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Ups and downs of leasing a vehicle

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  • VarmintmistVarmintmist Senior Member Posts: 7,397 Senior Member
    edited November 2018 #32
    Unless you can write it off in a biz, and even if you can, a lease is a bad idea financially. If you want to keep changing cars, then it works, but it is still a bad idea financially. The write off makes it do-able, not a good idea, just transferring the pain to the overhead costs instead of the net.
    My truck is 11 years old. I put a lot of money into it this year. By a lot, I mean about 2 new truck payments worth. I will probably put 4 new tires on it soon, which with a F250 SD, is a bit less than 2 new truck payments. 2 years ago I put about 2 months worth of new truck payments in it.
    So will have driven it for 4 years for the equivalent of 6 payments.
    She is not new, but since I wash wax and clean it once or twice a year, change the oil and filters regularly and grease things the wonderlubes miss, the mechanics pretty much always tell me that its a nice truck. She has some character marks on her and 2 years ago I decided bondo was enough for a truck with over 100K on the clock. I do sand it and paint it and it looks ok.
    Due to some things going on, it WILL run for another 5 years min before I look for a replacement. As a bonus, I have been picking up OT every Sat so the boss is letting me home garage the company truck. I spent more on fuel for the generator during the power outage this month than I have put in the truck.
    If I lived out of the snow belt, I would figure on another 10 years, but the rust will likely be taking over by 5.
    It's boring, and your lack of creativity knows no bounds.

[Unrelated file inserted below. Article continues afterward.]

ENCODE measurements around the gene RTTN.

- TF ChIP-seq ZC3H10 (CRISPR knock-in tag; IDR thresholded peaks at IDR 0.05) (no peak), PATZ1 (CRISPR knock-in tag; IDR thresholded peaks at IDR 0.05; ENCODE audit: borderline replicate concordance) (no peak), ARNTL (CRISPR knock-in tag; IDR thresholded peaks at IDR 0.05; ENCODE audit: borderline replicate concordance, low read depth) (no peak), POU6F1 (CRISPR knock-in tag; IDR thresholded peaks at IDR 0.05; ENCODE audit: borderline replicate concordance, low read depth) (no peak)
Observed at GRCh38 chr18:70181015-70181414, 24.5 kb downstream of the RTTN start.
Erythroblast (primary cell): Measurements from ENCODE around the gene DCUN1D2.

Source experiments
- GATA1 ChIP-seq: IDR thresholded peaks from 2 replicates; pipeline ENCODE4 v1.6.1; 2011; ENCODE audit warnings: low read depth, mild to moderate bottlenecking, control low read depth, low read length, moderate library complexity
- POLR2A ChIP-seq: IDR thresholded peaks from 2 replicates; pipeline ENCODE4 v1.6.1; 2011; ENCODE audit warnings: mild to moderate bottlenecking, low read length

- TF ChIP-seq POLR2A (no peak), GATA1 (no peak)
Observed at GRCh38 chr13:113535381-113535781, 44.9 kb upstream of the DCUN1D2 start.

• coolgunguycoolgunguy Senior Member Posts: 6,610 Senior Member
    My mom (no financial wiz) leased two vehicles, and I told her that she better not lease a third... but, the fact is that leasing might just be a decent option for her now that she drives so little.  
    "Bipartisan" usually means that a bigger than normal deception is happening.
    George Carlin
  • Troy800Troy800 New Member Posts: 25 New Member
    The the most expensive way to own a car is a consumer lease.  The second most expensive way is to buy a new car.  I'm not saying either is bad or you shouldn't do it if you can afford it.  Just realize it is the most expensive way to own a car. You are paying a super premium for the "New car smell". The depreciation in the first 2-3 years is huge.  The cost of ownership of the first 3 years is the largest due to the loss in value.  The loss in value far exceeds the maintenance cost on a reasonable car.

    I buy those cars that are turned in from a lease at half the price of new.  I then drive the car for another150k to 200k. Yes I have some maintenance and repairs but it is at the fraction of a cost of buying or leasing every 3 years.

    Just a rough example using big picture math.

    lease or buy at 3 years and drive  50k miles.  If you loose $12000 in depreciation that is 24 cents a mile.  Plus increased of Tax and insurance not included in calculation.

    buy a three year old car at $12000 + $8000 maintenance (which should be on the high side). And drive 150k miles that is 13 cents a mile.  My last car that I just got rid of was $10000 + about $5000 maintenance and drove 180k since purchase before I hit a deer and totaled.  Cost of ownership about 8 cents per mile.

    every cars depreciation rate and expected miles and reliability is different but you can use general estimates to figure you cost per mile to own.  I always buy cars with proven reliability history and drive to 200k plus miles.